BMJ 1998; 317 doi: https://doi.org/10.1136/bmj.317.7167.1248a (Published 31 October 1998) Cite this as: BMJ 1998;317:1248

(Reprinted from BMJ 1948:ii:791-2)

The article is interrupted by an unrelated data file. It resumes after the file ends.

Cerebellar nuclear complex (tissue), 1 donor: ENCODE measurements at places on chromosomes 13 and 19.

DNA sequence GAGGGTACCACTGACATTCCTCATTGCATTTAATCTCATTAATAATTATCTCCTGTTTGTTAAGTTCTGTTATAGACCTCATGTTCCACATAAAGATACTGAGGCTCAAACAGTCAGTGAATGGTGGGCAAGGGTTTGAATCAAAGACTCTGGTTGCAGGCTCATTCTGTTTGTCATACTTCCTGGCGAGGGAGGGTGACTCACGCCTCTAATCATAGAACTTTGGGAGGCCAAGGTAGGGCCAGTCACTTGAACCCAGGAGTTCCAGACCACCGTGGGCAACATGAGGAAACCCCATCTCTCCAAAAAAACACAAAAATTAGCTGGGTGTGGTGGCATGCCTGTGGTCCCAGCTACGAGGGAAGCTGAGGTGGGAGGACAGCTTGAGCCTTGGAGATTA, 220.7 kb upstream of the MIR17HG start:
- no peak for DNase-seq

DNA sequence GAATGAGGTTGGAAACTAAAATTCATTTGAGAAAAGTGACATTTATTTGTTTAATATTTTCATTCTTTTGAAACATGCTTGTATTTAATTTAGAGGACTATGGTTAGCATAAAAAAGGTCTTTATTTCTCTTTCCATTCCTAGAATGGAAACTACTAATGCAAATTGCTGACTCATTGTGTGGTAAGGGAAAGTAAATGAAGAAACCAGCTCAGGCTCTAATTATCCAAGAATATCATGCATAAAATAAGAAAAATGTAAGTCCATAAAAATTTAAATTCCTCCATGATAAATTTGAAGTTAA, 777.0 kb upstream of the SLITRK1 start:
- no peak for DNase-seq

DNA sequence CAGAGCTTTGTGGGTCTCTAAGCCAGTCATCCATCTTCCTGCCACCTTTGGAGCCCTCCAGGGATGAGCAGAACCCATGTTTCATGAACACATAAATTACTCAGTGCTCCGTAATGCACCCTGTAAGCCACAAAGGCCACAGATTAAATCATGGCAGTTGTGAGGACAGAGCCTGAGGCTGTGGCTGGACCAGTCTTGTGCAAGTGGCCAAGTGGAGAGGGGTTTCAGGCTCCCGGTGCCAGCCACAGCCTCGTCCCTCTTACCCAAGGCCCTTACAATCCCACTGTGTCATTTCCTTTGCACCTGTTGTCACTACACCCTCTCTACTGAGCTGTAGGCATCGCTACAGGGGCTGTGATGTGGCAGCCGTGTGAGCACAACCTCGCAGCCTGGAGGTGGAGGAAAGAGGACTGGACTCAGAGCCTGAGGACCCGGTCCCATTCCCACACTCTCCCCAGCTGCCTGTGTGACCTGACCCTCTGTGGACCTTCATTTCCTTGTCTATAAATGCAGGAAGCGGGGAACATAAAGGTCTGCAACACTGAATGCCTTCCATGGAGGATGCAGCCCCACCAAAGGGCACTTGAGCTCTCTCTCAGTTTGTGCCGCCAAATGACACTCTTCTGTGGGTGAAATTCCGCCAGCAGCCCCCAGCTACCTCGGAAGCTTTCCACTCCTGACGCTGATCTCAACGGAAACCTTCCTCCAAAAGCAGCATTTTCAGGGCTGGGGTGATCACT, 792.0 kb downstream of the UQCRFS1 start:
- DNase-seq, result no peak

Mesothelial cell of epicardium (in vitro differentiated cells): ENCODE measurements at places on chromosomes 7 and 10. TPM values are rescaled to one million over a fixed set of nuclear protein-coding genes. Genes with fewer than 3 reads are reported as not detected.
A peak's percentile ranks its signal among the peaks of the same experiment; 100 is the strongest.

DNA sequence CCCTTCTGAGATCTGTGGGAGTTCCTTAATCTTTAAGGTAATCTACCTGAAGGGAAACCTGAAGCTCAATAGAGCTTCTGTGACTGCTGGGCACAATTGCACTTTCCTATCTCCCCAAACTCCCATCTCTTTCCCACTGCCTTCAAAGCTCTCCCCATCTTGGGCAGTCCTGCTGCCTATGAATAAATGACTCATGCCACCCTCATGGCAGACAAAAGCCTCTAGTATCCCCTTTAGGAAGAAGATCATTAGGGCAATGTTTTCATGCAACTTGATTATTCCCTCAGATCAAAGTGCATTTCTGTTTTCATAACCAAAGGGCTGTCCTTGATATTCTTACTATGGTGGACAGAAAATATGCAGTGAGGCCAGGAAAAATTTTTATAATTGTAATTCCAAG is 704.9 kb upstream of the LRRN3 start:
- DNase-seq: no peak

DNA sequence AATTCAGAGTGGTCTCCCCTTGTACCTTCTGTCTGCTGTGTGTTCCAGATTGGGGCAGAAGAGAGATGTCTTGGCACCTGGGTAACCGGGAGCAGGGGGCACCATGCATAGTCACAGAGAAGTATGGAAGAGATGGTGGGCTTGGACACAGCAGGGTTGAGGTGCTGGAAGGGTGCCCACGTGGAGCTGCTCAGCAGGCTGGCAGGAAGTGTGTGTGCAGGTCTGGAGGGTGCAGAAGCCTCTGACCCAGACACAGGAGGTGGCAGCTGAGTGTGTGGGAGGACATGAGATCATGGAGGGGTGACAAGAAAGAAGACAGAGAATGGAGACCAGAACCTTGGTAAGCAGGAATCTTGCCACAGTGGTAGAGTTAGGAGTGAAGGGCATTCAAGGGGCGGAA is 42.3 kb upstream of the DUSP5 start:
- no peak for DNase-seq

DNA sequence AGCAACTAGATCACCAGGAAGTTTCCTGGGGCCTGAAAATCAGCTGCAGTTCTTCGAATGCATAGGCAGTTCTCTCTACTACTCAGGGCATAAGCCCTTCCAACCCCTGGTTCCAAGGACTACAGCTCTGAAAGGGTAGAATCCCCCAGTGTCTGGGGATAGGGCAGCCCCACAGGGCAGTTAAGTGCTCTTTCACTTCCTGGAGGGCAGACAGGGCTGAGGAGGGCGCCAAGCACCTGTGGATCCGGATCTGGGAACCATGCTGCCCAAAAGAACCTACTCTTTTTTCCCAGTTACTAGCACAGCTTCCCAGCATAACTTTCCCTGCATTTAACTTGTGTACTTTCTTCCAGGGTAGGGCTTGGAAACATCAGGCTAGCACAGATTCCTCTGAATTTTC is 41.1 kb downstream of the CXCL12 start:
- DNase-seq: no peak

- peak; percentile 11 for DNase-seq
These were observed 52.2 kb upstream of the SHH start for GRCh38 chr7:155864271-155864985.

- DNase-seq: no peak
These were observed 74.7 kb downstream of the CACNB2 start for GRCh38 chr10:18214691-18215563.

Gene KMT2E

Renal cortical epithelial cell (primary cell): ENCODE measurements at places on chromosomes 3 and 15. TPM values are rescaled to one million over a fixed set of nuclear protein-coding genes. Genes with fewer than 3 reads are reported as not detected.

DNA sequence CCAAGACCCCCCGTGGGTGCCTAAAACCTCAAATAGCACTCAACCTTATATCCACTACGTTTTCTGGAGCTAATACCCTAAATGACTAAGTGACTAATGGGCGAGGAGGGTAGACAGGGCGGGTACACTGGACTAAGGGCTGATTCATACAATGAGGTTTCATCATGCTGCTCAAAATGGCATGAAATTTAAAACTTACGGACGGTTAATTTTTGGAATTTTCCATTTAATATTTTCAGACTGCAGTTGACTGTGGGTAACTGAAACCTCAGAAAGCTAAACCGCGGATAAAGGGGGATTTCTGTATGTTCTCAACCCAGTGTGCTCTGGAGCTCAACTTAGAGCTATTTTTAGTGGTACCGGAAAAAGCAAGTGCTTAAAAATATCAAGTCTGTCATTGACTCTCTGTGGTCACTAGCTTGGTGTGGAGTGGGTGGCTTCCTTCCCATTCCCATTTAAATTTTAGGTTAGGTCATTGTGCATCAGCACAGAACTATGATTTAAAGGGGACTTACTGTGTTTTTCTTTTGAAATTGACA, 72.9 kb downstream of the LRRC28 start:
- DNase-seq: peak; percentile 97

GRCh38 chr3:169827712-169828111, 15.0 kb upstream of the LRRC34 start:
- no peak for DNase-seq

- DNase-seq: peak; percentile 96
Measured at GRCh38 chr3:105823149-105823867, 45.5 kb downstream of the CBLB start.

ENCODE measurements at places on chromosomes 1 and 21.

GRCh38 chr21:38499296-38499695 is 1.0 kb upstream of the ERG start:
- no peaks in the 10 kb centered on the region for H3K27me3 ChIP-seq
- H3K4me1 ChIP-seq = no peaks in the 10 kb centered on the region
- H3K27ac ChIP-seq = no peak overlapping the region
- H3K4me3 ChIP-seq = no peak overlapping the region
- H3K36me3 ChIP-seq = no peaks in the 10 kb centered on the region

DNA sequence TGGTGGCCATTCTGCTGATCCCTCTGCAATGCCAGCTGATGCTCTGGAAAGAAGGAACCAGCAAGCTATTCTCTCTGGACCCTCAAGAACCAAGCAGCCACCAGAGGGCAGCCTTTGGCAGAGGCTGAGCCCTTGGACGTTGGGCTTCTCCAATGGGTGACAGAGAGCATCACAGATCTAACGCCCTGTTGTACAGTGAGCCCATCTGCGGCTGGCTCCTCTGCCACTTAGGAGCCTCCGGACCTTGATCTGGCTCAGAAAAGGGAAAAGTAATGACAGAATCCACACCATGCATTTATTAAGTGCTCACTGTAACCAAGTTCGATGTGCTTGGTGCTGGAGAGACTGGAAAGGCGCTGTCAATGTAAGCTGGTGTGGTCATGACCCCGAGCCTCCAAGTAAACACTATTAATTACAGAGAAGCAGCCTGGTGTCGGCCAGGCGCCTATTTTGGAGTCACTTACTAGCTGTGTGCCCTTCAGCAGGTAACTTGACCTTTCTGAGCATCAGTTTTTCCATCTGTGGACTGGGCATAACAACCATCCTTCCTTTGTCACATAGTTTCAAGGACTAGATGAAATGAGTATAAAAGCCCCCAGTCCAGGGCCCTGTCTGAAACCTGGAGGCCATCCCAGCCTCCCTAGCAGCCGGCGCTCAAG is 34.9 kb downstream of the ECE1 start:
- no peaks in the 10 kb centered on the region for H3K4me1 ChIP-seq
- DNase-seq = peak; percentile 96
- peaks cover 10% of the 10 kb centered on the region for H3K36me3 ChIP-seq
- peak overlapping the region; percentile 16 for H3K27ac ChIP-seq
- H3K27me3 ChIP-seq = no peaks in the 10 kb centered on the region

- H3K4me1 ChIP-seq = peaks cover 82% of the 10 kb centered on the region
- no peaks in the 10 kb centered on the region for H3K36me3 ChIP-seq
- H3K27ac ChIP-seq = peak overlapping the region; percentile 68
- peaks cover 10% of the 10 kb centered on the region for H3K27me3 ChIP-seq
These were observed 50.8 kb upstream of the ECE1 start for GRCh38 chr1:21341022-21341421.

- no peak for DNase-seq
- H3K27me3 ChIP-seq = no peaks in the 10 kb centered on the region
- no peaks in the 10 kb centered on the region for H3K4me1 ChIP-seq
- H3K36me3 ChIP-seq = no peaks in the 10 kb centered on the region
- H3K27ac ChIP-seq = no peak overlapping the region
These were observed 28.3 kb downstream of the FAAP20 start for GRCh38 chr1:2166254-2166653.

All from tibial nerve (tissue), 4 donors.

The clinical trial of a remedy is as old as medicine itself. The idea of controlled investigation and statistical analysis is recent enough to call new. With the older hit-or-miss method the patient was treated, and subsequent observation showed with what result. If the patient-or patients-died, or at least failed to get well, the results that flowed from the remedy were unequivocal. It is when the patients, or anyway some of them, recover that we are faced with the post hoc propter hoc dilemma. Is the result due to the remedy or to the vis medicatrix naturae? Until quite recent years that difficulty was principally met-when it was met at all-by comparing patients submitted to the new treatment with the patients the clinician had observed in past years. The problems of such a comparison were many. It was often not certain that the patients selected for the trial were comparable with those previously seen; those earlier patients were often not equally well documented, so that records were lacking and the comparisons necessarily crude; the numbers involved were frequently far too few to merit the confidence placed in them; and mortality from the same disease at different periods of time is affected by factors such as breeding out of highly susceptible stock, economic and social conditions, and variations in the infecting organism. With a new discovery that produces dramatic results there would rarely be any …

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